I revel in the humility of the great joy that we, at this very moment, are alive. And that in and of itself is a gift. One to be cherished, one to be leveraged, one to be celebrated. I’m realizing in my old age that being successful is not about being perfect, or sometimes even particularly good at what you do. It’s about being slightly less screwed up than everyone else – at least for this moment – and caring a whole lot in the process. When you remind yourself that you’re lucky to be alive, that it’s never going to be perfect (for anyone), and then focus on the importance of what you’re trying to achieve, you just feel better.
And finally, I try to sleep more, love my family a lot, and remember to seduce my man on a regular basis.
I guess that’s more than one.
For more from Alexandra Drane, watch her TEDMED 2010 talk.
Even worms won’t eat processed foods. Why should we? And why do we insist on over-processing and damaging the soil we need to produce nutritious food? Organic farmer Joel Salatin digs deep at TEDMED 2012.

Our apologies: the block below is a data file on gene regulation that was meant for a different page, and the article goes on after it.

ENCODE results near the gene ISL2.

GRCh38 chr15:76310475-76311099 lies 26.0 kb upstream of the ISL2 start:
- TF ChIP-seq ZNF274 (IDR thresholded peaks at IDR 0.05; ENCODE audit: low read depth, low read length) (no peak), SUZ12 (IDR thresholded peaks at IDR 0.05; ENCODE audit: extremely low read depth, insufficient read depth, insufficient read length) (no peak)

In Part Two of our email interview with Alexandra Drane of Eliza Corporation, she talks about how most health messaging fails miserably at inspiring change in behavior.
Here’s Part One of the interview.
Your latest new venture, Seduce Health, talks about why so many health messages, both in the private and public sectors, fail miserably to change behavior. What are they missing? What’s your favorite example of a bad message, in form or content? A good one?
One of the most gorgeous things about the healthcare space is almost everyone in it is here because they care. They are mission driven to make this world a better place for people – particularly as it relates to health. And that’s a good thing!! But it’s also our Achilles’ heel. We often project that fanatical level of interest in health and healthy behaviors on the people we are trying to influence, as if they too are spending most of their waking hours thinking about and obsessing over what creates better health-related outcomes. Sadly for all of us, they’re not. In fact, the average person would rather eat worms than read my thoughts on healthcare! They’re out reading about who slept with whom or which team won what or feeling secretly delighted that Facebook’s stock is down because they don’t own any and they don’t work there (at least, that’s what I’m doing).